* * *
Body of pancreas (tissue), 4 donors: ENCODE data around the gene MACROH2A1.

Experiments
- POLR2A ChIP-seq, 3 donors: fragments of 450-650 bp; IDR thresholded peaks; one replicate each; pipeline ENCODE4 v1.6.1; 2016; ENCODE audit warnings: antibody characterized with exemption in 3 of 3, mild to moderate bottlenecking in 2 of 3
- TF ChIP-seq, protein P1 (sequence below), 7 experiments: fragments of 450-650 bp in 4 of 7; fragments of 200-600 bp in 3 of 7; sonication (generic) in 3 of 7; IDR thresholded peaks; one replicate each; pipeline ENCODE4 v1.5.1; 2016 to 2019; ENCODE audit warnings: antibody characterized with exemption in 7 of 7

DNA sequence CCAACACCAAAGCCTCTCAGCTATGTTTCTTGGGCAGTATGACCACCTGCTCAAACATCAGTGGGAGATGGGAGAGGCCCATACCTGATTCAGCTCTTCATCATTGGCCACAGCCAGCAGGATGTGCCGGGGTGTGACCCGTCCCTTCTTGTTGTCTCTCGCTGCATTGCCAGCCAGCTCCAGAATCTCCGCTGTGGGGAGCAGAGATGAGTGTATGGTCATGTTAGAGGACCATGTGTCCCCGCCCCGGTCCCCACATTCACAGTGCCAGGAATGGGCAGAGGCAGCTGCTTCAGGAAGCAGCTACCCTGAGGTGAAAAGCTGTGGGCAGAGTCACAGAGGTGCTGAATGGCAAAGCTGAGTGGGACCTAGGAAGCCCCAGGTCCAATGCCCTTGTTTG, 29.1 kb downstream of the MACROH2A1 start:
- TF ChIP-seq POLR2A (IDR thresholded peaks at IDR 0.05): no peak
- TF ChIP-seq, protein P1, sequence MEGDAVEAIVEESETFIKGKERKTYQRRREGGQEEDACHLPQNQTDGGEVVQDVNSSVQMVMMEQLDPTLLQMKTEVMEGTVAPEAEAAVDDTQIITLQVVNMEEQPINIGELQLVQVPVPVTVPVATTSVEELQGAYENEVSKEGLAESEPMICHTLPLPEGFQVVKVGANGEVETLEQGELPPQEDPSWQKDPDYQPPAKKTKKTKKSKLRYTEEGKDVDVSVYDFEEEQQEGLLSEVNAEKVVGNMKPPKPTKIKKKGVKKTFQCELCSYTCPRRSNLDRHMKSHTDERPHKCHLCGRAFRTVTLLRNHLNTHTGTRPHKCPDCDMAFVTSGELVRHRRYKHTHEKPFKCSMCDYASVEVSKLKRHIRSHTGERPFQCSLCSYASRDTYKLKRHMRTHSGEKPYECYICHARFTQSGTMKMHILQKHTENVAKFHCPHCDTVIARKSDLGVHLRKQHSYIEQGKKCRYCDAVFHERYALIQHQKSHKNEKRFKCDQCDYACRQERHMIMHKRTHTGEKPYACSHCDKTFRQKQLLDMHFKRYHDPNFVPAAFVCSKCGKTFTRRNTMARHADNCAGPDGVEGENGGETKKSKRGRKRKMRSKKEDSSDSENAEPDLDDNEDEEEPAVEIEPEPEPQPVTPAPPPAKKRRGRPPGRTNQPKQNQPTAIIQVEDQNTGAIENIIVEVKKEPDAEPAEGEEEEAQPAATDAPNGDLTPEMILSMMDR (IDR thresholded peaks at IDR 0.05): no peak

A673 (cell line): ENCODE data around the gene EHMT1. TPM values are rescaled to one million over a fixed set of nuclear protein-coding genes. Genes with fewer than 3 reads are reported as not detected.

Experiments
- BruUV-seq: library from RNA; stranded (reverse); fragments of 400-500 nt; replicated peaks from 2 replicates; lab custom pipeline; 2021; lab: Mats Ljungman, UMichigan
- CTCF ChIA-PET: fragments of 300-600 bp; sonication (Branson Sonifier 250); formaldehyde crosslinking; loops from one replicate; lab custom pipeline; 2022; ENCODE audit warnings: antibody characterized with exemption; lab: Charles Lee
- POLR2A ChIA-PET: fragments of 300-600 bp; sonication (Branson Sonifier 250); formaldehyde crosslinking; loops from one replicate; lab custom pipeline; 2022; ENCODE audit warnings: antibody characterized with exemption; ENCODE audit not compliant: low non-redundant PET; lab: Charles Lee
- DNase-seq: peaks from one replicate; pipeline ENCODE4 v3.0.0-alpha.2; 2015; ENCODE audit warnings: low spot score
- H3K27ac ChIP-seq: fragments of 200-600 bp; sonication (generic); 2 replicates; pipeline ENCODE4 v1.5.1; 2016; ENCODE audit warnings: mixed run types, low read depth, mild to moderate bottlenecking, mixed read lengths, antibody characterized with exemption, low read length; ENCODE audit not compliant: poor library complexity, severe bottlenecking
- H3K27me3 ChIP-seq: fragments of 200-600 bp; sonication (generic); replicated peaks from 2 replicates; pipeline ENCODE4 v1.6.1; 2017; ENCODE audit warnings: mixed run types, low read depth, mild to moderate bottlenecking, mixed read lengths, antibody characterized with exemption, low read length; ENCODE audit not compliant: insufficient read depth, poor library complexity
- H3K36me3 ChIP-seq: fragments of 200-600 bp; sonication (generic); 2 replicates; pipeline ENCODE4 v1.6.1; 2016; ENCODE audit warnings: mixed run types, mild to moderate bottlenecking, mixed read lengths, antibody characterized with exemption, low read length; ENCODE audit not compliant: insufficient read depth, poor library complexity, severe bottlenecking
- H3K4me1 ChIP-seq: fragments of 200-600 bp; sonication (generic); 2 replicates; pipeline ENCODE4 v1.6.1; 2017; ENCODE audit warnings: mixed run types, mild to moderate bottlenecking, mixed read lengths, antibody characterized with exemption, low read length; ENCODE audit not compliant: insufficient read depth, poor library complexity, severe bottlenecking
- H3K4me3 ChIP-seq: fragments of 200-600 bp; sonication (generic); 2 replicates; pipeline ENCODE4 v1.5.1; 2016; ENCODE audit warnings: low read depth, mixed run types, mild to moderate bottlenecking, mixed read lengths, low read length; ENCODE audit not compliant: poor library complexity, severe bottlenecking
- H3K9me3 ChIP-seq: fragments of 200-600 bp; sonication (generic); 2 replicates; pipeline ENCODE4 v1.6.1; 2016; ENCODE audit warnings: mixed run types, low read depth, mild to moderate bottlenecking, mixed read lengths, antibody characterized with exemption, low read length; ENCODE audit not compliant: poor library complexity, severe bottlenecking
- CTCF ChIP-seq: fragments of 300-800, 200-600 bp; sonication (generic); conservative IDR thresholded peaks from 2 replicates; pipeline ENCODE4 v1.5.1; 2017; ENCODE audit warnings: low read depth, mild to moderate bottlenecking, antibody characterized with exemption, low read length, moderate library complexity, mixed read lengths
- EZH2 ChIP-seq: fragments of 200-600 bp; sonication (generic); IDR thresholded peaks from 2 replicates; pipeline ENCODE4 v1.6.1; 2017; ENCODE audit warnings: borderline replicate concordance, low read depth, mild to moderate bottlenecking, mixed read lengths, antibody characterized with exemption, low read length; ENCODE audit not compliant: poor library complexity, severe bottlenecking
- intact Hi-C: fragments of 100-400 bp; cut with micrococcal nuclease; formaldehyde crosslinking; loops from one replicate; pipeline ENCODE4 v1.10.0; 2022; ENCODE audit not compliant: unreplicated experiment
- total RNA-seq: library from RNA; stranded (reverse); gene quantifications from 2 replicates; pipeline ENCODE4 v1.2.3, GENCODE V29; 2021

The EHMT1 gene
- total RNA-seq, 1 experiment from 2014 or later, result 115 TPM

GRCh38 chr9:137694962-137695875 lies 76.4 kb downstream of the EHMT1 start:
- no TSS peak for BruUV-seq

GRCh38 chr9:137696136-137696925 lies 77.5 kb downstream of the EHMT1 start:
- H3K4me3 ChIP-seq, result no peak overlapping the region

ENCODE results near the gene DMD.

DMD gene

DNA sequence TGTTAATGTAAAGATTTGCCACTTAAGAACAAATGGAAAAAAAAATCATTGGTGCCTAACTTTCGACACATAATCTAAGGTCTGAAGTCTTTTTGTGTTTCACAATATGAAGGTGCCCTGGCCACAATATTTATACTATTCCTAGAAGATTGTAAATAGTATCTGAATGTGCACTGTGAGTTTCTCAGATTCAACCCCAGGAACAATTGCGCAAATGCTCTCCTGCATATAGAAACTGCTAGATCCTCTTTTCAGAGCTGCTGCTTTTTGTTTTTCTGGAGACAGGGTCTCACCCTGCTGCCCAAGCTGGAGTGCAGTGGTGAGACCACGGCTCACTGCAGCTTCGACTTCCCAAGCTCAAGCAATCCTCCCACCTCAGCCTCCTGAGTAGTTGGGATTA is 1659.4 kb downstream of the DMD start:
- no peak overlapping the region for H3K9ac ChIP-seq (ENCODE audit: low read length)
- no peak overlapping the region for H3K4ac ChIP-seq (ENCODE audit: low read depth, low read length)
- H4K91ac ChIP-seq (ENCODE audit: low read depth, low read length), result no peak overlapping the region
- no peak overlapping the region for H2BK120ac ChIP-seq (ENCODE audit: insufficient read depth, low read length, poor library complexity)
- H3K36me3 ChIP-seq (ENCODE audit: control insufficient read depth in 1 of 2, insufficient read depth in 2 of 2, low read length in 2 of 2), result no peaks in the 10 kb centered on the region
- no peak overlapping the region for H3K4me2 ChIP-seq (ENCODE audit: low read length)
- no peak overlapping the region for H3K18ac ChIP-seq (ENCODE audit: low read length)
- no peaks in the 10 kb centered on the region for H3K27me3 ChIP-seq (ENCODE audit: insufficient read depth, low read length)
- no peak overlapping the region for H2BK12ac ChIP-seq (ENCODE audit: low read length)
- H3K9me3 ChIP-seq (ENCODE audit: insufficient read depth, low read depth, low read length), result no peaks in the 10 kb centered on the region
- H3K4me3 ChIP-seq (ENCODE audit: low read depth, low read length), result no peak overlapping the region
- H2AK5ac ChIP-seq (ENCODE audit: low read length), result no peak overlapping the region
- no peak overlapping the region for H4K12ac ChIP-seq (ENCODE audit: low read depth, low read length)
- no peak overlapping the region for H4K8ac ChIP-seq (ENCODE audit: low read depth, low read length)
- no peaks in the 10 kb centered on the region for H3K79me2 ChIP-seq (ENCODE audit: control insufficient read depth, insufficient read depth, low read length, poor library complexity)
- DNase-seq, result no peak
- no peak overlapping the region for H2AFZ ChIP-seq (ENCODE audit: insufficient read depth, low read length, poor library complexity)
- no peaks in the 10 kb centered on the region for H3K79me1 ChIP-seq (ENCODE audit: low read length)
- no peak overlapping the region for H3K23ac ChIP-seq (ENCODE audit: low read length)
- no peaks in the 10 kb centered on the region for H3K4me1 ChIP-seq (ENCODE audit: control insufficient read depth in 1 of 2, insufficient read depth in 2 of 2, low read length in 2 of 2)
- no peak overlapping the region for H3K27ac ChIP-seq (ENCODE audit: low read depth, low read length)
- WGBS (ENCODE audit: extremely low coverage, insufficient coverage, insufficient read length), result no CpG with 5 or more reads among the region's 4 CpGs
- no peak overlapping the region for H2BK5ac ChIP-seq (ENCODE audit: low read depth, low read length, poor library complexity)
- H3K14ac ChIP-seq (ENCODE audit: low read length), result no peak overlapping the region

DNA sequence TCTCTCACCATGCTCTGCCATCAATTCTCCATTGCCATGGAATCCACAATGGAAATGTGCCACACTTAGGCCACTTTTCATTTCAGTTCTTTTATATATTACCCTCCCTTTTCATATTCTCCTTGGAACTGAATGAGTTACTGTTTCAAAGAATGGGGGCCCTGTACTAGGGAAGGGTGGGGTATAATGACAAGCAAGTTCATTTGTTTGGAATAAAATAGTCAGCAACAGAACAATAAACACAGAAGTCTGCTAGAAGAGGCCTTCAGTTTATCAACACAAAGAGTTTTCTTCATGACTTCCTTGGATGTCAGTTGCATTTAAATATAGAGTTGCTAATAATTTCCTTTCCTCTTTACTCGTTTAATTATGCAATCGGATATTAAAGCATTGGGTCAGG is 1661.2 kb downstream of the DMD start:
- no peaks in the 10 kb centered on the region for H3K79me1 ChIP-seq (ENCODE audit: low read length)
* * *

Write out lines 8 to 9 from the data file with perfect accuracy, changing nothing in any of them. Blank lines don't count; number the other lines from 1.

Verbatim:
A673 (cell line): ENCODE data around the gene EHMT1. TPM values are rescaled to one million over a fixed set of nuclear protein-coding genes. Genes with fewer than 3 reads are reported as not detected.

Experiments